After losing my sight, I noticed I was engaging in conversation with random strangers a lot more often than when I could see.

Most of the time, the men and women who stop me on the street with the polite, “Excuse me, Sir” are curious about my guide dog, Oslo. But once in a while, I do get the occasional person who wants to explain to me why I am blind.

The folks with the unsolicited advice frequently reference lack of faith, lack of hope and lack of prayer. But most memorably, they reference bad luck as a result of a wrong I must have done.

With time, I have learned not to listen. Still, sometimes, their words get under my skin and it’s in these moments that I reach out to other disabled people for words of encouragement.

Lisa Larges is 51 years old, a native of Minnesota, and holds a Masters in Divinity from San Francisco Theological Seminary. Larges, who was born blind, identifies as queer and is a long time member of Noe Valley Ministry.

Larges came out to friends at 19 and around 24 to her family. She admits that, like many conservative families in the mid-‘80s, her parents had a hard time with the news.

“I am certain,” she said, “that part of their anxiety was worrying about my carrying the double stigma of being lesbian and being blind. My family followed that not altogether uncommon journey of growing into greater acceptance.”

Additionally, Larges gives her family a lot of credit for hanging in and supporting her goal of being ordained in the Presbyterian Church.

When asked about the connection between bad luck and disability, Larges said, “Stuff happens -- and that happening makes us who we are. I’m happy about who I am. I’m crazy lucky to be blind. A little less lucky to be blind at a time when we haven’t yet gotten to the place where valuing everyone’s worth, and the inherent commitment to full access and universal design, is a given.”

Larges believes that growing up queer and blind was a recipe for creating rich internal worlds.

“Rich internal worlds,” she adds, “are good for a certain kind of personal religion. That internal world -- that place of connection with God -- gave me a space to be fully who I was, and lessened my sense of aloneness, or alienation, or otherness.”

“That faith,” Larges continues, “didn’t necessarily hold up well as I went crashing into early adulthood and love, and rejection, and grief, and experience, and life. But, in time, I found my way back into faith.”

As someone who writes a lot on disability, I was curious to know what Larges’ thoughts were on religious philosophies around pain and suffering. And while she doesn’t agree with many of them, she does believe in healing.

“God won’t give you more than you can bear,” said Larges.

To that, I say, “BLECCCHHH!!!!

Every day, people experience grief and affliction and loss that is simply unbearable.

We want some way to soften our dread of suffering, but suffering is pretty much just dreadful.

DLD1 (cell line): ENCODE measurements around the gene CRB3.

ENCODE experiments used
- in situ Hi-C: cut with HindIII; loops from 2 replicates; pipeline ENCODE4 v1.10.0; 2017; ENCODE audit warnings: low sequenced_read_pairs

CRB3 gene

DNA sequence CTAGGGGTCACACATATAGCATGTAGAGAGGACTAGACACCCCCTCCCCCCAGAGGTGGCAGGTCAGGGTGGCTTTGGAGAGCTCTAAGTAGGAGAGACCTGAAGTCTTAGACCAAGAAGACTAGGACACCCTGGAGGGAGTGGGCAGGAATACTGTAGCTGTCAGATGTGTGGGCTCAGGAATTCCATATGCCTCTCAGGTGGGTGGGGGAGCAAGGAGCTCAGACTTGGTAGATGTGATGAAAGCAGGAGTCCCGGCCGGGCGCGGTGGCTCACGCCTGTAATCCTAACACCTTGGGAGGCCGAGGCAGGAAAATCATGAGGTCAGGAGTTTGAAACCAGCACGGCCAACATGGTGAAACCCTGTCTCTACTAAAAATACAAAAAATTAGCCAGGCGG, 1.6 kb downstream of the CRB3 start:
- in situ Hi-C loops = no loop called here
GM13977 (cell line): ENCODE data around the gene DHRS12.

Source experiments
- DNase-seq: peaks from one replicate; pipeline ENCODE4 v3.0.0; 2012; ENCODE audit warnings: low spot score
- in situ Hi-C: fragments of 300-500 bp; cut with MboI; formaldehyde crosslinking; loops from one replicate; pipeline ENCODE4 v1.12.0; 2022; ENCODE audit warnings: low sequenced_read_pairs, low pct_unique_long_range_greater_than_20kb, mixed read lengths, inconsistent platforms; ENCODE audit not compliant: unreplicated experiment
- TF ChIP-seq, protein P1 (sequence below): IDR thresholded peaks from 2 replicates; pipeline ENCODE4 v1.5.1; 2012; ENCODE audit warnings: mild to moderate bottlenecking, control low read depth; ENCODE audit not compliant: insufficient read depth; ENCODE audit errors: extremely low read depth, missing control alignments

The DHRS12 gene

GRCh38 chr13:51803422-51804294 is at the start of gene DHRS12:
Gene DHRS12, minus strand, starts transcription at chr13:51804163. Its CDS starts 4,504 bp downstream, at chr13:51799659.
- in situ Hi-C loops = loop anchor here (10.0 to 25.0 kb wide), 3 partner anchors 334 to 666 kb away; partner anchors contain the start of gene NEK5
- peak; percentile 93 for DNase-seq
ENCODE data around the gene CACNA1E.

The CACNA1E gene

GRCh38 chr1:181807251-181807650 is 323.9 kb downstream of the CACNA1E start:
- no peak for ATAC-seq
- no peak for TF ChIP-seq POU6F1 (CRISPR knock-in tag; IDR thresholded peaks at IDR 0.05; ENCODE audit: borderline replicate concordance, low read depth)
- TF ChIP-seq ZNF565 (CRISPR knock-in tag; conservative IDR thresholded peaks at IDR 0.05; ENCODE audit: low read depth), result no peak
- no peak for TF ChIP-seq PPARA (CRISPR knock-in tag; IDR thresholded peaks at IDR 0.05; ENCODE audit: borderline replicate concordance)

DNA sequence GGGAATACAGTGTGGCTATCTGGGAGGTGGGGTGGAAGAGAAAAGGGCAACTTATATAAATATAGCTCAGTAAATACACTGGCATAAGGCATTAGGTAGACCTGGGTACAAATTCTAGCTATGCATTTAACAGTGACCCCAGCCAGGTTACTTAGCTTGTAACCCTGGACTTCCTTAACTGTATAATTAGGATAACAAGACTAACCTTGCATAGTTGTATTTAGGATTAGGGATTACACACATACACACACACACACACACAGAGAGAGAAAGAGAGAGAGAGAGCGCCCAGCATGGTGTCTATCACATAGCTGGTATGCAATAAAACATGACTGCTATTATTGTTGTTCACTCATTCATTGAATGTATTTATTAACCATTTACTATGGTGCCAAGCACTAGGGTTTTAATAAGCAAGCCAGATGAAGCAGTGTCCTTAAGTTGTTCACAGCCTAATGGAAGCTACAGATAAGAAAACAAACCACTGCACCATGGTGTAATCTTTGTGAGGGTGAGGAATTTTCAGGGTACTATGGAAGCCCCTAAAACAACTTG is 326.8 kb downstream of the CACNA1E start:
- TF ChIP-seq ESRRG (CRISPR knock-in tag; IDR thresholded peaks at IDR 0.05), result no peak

And, still, regularly enough, people tell me that I can be healed if I pray hard enough.

People say it to disabled people and to queers. And for a lot of queers of my generation, plenty of us wanted to get out from under the weight of the shame and the stigma of being queer.

We got our healing when we found our pride and when we started organizing.

“That kind of healing I’m in for,” Larges said.

Larges does not believe in good luck charms and would rather get lucky without them. However, she does believe that we are all a bit more lucky than we think:

“Every living thing is, from the cosmic perspective, incredibly lucky simply to be alive. Most, 90 percent or more, of all the organisms that have ever lived have died without viable offspring, but not a single one of your ancestors, going back to the dawn of life on Earth, suffered that normal misfortune. You spring from an unbroken line of winners going back millions of generations, and those winners were, in every generation, the luckiest of the lucky, one out of a thousand or even a million.”

Although technology has made disability a lot easier to manage, dealing with a life-changing health problem is tough -- no matter what options are possible.

For anyone who identifies as LGBT and has been recently diagnosed with a disability, Larges offers the following words, “It can suck, and it can be fabulous -- the trick is to try and lean a little bit more toward the side of fabulous.”

The queer community isn’t without its prejudices against disabled people. But, the queer community has always made space for people to be outrageously different -- so, work it!

Belo Cipriani is a freelance journalist, the award-winning author of Blind: A Memoir and Midday Dreams, a spokesperson for Guide Dogs for the Blind, and the career expert for the Ed Baxter Show on Talk Radio San Francisco 910AM. Learn more at